Napoleon’s military genius as a commander at war with Austria and Russia
In 1805, Napoleon and his Grand Army stood on the northern coast of France poised to cross the English Channel to invade England. To affect a successful landing the French required control of the narrow seaway which remained indisputably and infuriatingly dominated by the Royal Navy. Thus thwarted, the French Army turned about, marching eastwards towards the Danube. This book describes in thorough detail the brilliantly conceived and fought campaign that included the Battle of Austerlitz on December 2nd, 1805, which effectively ended the War of the Third Coalition with a decisive French victory. Indeed, Napoleon proclaimed it as his, ‘grandest battle’. When first published in 1905 this book was titled ‘A Hundred Years Ago: Battles by Land and Sea: Ulm, Trafalgar, Austerlitz’. This Leonaur edition has been edited to concentrate entirely on the land campaign to give the text greater focus for students of the campaigns of French Napoleonic armies. The role of undiminished British sea-power was strategically pivotal in the war against France, however the Battle of Trafalgar was fought after the campaign of 1805 had been launched and had no immediate influence upon it, so the centenary of the original publication to the naval battle is no longer relevant. This edition contains maps and illustrations which did not accompany original editions of the text.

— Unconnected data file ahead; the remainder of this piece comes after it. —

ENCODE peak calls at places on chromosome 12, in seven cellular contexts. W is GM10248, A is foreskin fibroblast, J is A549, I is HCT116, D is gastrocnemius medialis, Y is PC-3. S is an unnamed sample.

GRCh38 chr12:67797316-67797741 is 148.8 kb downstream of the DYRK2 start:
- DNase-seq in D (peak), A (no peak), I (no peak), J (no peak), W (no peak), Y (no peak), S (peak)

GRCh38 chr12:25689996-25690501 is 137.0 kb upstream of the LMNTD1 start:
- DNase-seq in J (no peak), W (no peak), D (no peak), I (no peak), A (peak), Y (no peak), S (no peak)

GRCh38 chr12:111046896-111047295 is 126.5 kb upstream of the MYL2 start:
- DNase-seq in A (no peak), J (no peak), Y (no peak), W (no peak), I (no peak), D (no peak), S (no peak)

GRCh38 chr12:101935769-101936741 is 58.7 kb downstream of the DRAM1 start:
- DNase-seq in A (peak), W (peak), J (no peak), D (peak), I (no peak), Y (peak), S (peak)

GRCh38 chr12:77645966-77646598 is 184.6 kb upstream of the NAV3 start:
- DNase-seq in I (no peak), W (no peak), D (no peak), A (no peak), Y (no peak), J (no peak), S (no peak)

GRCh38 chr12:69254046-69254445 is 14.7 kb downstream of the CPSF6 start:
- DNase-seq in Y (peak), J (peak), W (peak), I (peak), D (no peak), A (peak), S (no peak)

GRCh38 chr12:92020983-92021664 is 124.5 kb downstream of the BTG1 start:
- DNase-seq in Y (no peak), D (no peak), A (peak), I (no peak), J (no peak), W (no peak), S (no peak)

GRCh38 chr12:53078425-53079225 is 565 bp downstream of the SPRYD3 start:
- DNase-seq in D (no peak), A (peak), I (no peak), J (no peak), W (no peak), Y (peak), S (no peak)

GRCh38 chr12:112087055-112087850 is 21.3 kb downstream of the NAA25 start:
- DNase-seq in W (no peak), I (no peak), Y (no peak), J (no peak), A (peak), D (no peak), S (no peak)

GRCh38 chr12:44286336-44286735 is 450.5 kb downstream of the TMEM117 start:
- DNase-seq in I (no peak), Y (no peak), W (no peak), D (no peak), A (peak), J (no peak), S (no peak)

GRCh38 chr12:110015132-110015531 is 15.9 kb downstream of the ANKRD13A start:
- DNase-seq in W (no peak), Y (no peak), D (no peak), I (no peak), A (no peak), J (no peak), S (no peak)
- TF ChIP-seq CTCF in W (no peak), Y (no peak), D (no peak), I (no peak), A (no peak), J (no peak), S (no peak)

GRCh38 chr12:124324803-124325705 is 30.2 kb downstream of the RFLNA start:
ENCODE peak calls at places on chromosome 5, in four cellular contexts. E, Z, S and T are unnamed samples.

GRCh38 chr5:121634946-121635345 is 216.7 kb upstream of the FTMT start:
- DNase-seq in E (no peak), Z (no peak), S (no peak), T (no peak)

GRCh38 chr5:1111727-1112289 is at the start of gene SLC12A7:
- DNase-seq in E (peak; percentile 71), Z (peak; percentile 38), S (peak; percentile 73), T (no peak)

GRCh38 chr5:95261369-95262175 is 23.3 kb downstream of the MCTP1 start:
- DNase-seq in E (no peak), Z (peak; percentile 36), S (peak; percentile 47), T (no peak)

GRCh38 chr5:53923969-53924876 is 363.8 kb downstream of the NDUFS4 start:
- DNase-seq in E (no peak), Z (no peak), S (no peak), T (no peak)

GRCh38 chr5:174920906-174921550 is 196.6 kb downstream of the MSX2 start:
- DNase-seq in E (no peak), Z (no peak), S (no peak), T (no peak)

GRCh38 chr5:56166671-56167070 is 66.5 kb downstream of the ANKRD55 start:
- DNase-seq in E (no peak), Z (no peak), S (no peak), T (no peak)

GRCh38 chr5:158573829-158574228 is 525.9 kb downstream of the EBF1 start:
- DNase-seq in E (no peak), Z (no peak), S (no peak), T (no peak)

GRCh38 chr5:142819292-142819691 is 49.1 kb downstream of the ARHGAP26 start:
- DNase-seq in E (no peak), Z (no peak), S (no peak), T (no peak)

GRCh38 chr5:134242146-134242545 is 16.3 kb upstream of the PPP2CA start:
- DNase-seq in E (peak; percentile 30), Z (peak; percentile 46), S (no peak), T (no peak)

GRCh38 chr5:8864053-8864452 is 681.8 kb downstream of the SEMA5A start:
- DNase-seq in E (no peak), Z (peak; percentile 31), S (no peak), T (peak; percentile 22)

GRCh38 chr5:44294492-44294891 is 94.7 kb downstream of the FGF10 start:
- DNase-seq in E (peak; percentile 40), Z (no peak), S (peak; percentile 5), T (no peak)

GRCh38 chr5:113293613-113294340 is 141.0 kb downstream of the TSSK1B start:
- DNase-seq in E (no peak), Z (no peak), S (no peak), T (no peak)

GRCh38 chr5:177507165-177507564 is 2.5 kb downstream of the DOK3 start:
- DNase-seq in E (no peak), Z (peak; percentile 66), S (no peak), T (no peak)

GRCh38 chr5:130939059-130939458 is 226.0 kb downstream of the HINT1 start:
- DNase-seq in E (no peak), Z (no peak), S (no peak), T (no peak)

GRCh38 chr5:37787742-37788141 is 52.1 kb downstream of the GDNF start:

Leonaur editions are newly typeset and are not facsimiles; each title is available in softcover and hardback with dustjacket.